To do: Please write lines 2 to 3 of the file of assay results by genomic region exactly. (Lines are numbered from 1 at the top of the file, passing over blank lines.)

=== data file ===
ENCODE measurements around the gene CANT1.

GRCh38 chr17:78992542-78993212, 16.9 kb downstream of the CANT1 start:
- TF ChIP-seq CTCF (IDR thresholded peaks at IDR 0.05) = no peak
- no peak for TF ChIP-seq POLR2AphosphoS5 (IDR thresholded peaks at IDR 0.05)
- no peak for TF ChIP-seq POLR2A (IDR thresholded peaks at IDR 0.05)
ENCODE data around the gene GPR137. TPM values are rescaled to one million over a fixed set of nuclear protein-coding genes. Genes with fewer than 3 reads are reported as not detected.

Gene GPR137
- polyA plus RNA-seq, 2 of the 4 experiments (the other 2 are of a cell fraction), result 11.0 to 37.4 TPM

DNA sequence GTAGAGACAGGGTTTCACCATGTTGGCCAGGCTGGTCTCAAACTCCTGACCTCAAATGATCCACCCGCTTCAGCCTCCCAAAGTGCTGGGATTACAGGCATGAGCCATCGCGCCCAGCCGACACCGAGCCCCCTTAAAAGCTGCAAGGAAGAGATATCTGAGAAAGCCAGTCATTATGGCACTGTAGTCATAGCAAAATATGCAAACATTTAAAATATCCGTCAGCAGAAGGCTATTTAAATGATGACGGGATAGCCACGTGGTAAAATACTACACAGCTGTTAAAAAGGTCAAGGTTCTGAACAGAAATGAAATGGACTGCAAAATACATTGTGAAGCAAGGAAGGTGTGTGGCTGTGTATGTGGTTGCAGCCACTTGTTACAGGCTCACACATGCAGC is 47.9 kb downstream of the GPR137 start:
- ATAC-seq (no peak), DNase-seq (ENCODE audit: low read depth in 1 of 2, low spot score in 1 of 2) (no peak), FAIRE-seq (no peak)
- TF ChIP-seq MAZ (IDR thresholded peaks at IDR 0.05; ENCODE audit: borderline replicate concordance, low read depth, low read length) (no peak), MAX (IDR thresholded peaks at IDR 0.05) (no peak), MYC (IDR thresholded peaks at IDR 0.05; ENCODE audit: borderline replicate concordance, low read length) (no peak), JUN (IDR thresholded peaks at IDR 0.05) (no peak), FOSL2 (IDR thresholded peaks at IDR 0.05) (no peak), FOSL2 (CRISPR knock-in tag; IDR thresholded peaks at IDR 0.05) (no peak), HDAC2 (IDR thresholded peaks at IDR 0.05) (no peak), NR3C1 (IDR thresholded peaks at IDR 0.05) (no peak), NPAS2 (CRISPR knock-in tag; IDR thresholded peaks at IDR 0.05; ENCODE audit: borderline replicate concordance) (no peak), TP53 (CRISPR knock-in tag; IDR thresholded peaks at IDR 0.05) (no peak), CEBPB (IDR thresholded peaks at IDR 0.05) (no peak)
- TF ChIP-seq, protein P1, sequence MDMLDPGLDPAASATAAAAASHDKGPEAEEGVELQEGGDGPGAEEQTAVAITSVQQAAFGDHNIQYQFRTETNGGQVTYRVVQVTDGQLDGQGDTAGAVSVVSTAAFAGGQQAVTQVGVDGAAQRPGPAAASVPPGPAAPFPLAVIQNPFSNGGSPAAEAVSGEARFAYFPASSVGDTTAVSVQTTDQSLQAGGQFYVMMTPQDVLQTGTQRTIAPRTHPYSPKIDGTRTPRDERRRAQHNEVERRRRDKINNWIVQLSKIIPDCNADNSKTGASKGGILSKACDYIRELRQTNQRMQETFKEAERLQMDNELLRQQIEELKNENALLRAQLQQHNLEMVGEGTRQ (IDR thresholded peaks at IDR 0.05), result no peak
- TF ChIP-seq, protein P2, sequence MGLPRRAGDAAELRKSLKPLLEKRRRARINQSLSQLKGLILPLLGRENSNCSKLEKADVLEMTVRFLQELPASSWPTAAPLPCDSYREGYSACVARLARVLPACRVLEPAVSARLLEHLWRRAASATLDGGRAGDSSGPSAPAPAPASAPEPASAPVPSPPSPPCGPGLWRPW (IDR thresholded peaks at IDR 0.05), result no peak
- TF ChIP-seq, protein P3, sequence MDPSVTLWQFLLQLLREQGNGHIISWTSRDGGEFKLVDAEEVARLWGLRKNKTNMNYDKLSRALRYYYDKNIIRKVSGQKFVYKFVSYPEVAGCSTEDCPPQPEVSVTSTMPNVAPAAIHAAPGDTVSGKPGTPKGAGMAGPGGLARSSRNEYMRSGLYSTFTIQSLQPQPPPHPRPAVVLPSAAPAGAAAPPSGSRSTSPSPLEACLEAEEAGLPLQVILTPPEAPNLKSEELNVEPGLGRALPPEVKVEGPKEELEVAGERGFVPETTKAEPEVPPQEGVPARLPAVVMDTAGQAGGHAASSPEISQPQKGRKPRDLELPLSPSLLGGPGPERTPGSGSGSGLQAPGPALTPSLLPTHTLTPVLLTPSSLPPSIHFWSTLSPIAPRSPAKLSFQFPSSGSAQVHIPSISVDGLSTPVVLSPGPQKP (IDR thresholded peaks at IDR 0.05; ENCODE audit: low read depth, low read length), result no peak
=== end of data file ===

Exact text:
GRCh38 chr17:78992542-78993212, 16.9 kb downstream of the CANT1 start:
- TF ChIP-seq CTCF (IDR thresholded peaks at IDR 0.05) = no peak